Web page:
“This experience also helps students begin to build their professional network by introducing them to potential future employers.”

Preparing Students for Success Outside of the Classroom

The MS in PSC does not require the completion of a thesis. Instead, students complete and present a capstone project based on the research conducted during their biopharmaceutical research internship.

“The MS in PSC is a holistic program that provides students with the tools to both design a research project and disseminate the results of that projects,” Michel says. “We want to ensure that our graduates have all of the skills they will need to be successful pharmaceutical scientists.”

The MS in PSC welcomes students with degrees in a variety of different science disciplines, including chemistry, biology, and engineering. Students whose degrees are not in a scientific discipline, but who have completed specific prerequisite science classes are also invited to apply.

The application deadline for this program is March 15. To learn more, view this video or visit the program’s website.

— Malissa Carroll

Malissa CarrollEducation, UMB NewsDecember 6, 20180 comments
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Dr. Mackowiak discusses his new book

Mackowiak’s New Book Offers Intersection of Art, Medicine, and Science

Philip A. Mackowiak, MD ’70, MBA, is more medical historian than art aficionado, but in researching and writing his latest book, Patients As Art: Forty Thousand Years of Medical History in Drawings, Paintings, and Sculptures, he learned a few things along the way.

“Before doing this book, I couldn’t even spell the word ‘art’ — but now I’m an expert, thanks to the internet,” Mackowiak joked before launching a presentation about his new book to a crowd of 60 that included members of the University of Maryland, Baltimore (UMB) community and his family and friends on Dec. 4 at Davidge Hall.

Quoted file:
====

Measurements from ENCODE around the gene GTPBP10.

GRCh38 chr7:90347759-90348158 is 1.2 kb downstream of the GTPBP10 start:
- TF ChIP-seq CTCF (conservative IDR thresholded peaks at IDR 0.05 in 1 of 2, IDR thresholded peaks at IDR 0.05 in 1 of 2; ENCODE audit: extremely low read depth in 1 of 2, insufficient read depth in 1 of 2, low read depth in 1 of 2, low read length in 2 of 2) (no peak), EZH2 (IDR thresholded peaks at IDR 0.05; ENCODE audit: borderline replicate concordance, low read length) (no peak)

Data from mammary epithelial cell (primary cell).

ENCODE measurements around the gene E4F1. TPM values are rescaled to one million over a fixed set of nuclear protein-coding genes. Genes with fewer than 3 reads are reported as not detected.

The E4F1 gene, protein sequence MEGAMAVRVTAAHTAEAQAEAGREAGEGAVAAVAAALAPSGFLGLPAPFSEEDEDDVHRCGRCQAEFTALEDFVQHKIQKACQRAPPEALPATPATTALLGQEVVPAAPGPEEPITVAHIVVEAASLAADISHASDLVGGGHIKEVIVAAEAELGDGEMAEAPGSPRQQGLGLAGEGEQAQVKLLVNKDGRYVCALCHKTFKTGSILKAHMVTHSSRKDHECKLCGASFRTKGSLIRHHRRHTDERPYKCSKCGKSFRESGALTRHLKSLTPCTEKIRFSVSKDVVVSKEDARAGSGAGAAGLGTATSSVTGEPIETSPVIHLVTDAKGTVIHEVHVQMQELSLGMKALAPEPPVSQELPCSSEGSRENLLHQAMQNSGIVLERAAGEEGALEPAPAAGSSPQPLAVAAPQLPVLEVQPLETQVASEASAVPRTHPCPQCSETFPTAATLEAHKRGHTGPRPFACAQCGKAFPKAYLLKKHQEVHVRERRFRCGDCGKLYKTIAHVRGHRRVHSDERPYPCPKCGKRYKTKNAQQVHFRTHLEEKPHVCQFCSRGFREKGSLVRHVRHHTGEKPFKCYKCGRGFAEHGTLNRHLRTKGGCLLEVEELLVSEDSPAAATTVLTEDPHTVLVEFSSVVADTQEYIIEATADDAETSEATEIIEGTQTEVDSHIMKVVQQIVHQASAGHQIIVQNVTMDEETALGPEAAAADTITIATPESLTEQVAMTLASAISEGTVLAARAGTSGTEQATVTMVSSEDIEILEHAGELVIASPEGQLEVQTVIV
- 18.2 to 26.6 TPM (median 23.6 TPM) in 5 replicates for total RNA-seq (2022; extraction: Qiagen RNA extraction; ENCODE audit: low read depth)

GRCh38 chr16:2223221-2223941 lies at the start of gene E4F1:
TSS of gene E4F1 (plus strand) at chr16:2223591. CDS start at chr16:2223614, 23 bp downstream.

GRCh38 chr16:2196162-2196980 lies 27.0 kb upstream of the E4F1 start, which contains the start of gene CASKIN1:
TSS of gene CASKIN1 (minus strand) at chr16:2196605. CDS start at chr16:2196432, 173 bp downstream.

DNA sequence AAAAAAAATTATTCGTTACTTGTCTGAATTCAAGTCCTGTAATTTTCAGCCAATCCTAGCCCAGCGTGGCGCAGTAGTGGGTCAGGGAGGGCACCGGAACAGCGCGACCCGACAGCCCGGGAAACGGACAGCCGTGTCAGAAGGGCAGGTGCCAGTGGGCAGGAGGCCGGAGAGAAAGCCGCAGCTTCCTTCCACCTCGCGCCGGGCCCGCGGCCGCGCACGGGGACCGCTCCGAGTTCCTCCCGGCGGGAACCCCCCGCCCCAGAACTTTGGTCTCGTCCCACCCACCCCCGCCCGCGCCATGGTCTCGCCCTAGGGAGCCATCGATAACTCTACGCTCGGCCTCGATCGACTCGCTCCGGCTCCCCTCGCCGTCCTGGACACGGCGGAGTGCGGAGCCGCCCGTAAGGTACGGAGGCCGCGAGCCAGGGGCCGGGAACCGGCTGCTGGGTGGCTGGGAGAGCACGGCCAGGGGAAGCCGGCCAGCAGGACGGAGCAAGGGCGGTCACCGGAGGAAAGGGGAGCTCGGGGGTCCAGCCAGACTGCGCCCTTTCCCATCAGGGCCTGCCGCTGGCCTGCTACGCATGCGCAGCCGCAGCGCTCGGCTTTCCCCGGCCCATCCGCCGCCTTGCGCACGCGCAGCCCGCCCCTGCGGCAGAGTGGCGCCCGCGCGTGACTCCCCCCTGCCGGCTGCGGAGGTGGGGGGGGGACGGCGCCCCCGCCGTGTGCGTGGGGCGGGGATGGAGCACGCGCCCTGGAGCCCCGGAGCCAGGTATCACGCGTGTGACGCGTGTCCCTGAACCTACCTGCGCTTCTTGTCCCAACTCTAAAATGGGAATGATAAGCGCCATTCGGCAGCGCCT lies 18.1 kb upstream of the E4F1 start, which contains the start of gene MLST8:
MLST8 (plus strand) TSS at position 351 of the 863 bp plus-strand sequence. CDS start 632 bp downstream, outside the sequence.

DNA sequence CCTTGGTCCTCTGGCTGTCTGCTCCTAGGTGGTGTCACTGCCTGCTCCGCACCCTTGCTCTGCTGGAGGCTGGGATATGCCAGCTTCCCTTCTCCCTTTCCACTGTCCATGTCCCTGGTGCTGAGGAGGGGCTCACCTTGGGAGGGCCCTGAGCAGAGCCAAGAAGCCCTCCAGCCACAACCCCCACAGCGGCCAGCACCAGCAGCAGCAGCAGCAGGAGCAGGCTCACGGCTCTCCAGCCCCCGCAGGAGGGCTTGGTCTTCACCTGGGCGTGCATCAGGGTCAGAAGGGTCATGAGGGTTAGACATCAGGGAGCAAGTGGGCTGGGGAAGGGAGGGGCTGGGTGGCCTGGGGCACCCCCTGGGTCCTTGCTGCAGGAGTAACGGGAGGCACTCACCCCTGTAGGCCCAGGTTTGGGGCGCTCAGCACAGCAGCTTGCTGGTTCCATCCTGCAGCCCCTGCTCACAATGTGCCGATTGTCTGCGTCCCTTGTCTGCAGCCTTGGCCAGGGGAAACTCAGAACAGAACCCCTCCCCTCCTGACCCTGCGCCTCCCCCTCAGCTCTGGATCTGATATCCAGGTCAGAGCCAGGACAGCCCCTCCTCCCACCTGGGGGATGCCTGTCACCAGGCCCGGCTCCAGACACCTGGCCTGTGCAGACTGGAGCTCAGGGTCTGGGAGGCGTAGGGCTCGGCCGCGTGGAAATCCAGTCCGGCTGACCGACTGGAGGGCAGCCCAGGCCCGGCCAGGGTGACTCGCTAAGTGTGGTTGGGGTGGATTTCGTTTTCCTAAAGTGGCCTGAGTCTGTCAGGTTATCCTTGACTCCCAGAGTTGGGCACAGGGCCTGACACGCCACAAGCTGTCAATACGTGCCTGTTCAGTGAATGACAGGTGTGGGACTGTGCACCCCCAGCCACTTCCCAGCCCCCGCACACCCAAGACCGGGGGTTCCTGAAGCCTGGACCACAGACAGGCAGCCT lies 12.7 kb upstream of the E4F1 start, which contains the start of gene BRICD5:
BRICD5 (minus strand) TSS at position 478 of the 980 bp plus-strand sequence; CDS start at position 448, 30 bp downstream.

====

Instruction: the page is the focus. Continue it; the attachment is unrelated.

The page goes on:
Mackowiak, professor emeritus of medicine and the Carolyn Frenkil and Selvin Passen History of Medicine Scholar at the University of Maryland School of Medicine (UMSOM), delivered background and insight on the book during his half-hour lecture, which was sponsored by the UMB Council for the Arts & Culture. He displayed slides of 10 of the 160 pieces he analyzed from a medical and scientific perspective, ranging from Rembrandt’s famed The Raising of Lazarus to a watercolor titled Pollution, painted by a Canadian artist named Catherine Hennessey.

The watercolor, in fact, is featured on the cover of the book, which spans 244 pages and 10 chapters relating to medical subjects such as nutrition, surgery, mental health, genetics, and death and dying. Pollution is included in the chapter on public health. In the book, Mackowiak describes it, writing, “Hennessey’s image is arresting, shocking, yet strangely beautiful, like the vibrant colors of a sunset viewed through sickening urban smog.” (See photo, above)

“This artist has done a number of really captivating watercolors, but this is the opus magnum,” Mackowiak told the crowd, adding that he was so taken with the painting that he bought it from Hennessey.